Summary: I’m a firm believer that we make our situation worst ... the moment we start complaining, and most of the time when we are complaining ... we don’t even realize what we are saying, we haven’t a clue!
TROUBLE DON’T LAST ALWAYS
Intended for Reading on the Lord’s Day February 21, 2010
Delivered By Rev. Kelvin L. Parks
At Shiloh Baptist Church of Waukegan. Waukegan, Illinois
• I will bless the Lord at all times: his praise shall continually be in my mouth.
• My soul shall make her boast in the Lord: the humble shall hear thereof, and be glad.
• O magnify the Lord with me, and let us exalt his name together.
• I sought the Lord, and he heard me, and delivered me from all my fears.
• They looked unto Him, and were lightened: and their faces were not ashamed.
• This poor man cried, and the Lord heard him, and saved him out of all his troubles.
• The angel of the Lord encampeth round about them that fear him, and delivereth them.
• O taste and see that the Lord is good: blessed is the man that trusteth in him.
Good Morning ... and too, God be the Glory!
I greet you in the name of our Lord and Savior Jesus the Christ. I would like to thank Pastor Francis for this opportunity to stand behind this desk in proxy for him to preach God’s Word (thank you kind sir) ... and there is a Word from the LORD...
So let us turn our hearts and our Bibles to Lamentations 3:18-23
(v.18) And I said, my strength and my hope is perished from the LORD:
(v.19) Remembering mine affliction and my misery, the wormwood and the gall.
(v.20) my soul hath them still in remembrance, and is humbled in me.
(v.21) this I recall to my mind, therefore have I hope.
(v.22) it is of the LORD’S mercies that we are not consumed, because his compassions fail not.
(v.23) They are new every morning: great is thy faithfulness.
Turn to your neighbor and say ... Neighbor I’M SO GLAD ... TROUBLE DON’T LAST ALWAYS
You may be seated...
I’M SO GLAD ... TROUBLE DON’T LAST ALWAYS
The book of Lamentations is filled with tears and sorrow. One preacher referred to it as a paean of pain, a poem of pity, a proverb of pathos, a hymn of heartbreak, a psalm of sadness, a symphony of sorrow, a story of sifting, a tale of tears, a dirge of desolation, a tragedy of travail, an account of agony, and a book of “boo-hoos.”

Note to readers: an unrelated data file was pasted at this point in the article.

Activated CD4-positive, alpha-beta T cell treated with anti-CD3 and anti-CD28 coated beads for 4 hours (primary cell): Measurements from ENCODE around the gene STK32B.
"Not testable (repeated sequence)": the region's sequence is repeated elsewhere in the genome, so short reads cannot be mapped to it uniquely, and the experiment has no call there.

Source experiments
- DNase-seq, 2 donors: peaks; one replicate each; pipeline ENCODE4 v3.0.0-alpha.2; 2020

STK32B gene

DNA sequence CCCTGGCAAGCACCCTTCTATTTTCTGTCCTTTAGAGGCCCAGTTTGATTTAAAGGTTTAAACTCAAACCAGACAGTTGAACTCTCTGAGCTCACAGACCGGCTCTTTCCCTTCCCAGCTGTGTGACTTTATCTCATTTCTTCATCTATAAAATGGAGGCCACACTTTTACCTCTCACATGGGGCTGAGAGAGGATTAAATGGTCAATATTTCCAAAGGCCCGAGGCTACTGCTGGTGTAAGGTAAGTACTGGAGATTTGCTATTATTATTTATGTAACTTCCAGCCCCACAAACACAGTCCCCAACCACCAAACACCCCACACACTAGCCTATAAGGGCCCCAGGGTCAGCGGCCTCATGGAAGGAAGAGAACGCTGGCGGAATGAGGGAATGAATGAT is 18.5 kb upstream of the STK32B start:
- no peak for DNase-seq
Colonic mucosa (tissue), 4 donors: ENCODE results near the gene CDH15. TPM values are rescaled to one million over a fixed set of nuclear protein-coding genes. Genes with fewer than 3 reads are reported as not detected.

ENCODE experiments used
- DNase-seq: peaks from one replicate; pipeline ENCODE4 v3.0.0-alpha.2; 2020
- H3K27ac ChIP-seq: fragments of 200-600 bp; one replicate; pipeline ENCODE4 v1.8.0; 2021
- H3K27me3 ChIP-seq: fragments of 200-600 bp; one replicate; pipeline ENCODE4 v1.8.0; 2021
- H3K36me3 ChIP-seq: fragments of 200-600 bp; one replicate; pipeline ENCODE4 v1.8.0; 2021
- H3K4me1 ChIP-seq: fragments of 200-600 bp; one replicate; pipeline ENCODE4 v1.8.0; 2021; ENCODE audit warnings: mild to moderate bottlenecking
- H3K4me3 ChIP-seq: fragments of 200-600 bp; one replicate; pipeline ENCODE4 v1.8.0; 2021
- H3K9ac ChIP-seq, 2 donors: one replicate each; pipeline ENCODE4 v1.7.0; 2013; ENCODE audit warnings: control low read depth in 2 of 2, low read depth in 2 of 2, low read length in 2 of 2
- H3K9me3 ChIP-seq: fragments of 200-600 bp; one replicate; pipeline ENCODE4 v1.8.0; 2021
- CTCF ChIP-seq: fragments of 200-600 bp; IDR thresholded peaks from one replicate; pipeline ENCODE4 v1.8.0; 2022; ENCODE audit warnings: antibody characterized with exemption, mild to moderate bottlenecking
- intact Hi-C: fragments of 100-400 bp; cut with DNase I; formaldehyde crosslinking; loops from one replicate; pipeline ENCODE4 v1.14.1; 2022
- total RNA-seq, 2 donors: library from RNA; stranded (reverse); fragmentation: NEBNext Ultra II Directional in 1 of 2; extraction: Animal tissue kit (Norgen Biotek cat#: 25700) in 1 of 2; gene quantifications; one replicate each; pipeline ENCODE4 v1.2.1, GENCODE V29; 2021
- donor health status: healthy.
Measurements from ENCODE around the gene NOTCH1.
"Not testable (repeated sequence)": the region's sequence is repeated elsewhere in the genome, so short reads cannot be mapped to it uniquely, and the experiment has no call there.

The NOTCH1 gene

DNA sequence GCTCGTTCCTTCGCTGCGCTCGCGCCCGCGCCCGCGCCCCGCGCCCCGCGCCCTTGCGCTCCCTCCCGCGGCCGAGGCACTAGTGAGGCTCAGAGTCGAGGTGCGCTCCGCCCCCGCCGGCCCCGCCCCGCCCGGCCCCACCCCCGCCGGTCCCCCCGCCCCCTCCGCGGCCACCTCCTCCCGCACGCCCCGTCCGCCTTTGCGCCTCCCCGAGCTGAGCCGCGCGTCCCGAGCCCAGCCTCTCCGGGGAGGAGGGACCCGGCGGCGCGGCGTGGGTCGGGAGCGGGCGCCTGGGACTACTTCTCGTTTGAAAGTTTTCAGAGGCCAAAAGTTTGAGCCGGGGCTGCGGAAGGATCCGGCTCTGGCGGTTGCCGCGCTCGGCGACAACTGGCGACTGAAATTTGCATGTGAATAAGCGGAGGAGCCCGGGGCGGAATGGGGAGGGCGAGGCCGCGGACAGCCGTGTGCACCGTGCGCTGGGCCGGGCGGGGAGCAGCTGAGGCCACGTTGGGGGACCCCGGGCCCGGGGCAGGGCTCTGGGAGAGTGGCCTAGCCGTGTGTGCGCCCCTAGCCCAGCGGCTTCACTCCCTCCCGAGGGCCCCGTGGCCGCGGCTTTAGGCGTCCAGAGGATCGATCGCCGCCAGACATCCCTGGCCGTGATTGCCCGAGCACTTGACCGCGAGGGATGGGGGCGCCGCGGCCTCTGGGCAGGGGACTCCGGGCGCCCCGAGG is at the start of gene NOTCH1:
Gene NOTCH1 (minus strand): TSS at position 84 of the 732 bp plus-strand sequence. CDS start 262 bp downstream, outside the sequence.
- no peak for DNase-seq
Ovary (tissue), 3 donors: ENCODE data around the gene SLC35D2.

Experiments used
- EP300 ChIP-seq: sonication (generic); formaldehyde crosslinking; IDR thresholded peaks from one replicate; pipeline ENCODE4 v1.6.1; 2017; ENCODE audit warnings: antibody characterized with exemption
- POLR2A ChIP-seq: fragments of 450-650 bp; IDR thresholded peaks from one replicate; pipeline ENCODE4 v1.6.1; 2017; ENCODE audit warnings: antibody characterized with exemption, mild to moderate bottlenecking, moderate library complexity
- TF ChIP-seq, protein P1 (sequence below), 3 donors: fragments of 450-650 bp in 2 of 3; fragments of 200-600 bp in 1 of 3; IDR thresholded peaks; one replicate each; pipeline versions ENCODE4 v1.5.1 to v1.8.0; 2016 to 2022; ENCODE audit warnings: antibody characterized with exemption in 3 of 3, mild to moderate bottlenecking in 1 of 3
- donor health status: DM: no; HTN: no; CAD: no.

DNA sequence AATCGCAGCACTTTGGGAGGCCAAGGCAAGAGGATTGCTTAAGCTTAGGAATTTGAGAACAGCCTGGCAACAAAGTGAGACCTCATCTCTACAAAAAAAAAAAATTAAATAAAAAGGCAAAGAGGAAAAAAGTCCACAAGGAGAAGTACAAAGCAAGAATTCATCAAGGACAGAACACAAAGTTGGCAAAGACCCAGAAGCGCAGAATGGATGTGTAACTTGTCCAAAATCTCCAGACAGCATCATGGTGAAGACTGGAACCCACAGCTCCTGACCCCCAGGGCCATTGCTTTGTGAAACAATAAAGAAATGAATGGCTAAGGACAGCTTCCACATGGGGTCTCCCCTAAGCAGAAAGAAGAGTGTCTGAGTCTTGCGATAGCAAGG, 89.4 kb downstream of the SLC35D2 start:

In fact, some call it the ... wailing wall of the Bible. No Memphis blues singer has ever sung a sadder song ... than what is contained in the Book of Lamentations.
These five chapters are a series of dirges or funeral hymns in which the writer describes and laments over the desolation of Judah and the destruction of Jerusalem by the Babylonians in 586 B.C. In other words, Lamentations is this writer’s response to Judah’s chastening by the hand of GOD.
Now ... I do not know anyone who ever enjoyed getting a whipping. Whether it was a whipping from your parents are a spiritual chastening by GOD. In fact, scripture tells us in
Proverbs 3:11-12: “My son, despise not the chastening of the Lord; neither be weary of his correction: For whom the Lord loveth he correcteth; even as a father the son in whom he delighteth.”
While I understand and realize that, the stripes from a whipping are for our own good. At least that is what my daddy told me when he said, son, this is going to hurt me more than it hurts you. Yet, I think it safe to say that nobody in here enjoyed the pain and bruises that the whipping caused.
Well ... that is what has taking place in our text. Judah and its capital Jerusalem had suffered a spanking under the hands of GOD, and had fallen to the Babylonian army under Nebuchadnezzar.
The city and those left alive are in a crisis and the siege has taken its toll.
The survivors are desperate for food, for their fortunes, and for their futures. They looked around but no help came from their allies. In fact, God had caused their former allies to turn against them in her hour of need.
The kingdom and city that was once a queen among the nations is now like a hopeless widow. The thing that hurts the writer of Lamentations the most is the realization that this chastening could have been avoided and that this is their own fault.
You see ... in Deuteronomy 11, God offers Israel a choice: either a life of productivity and enjoyment made possible by obedience to Him, or a life of difficulty and opposition made necessary by disobedience. Unfortunately, over and over again, they chose the latter.
And as a result of Judah’s sin, they have lost the peace, happiness, and hope that they once enjoyed.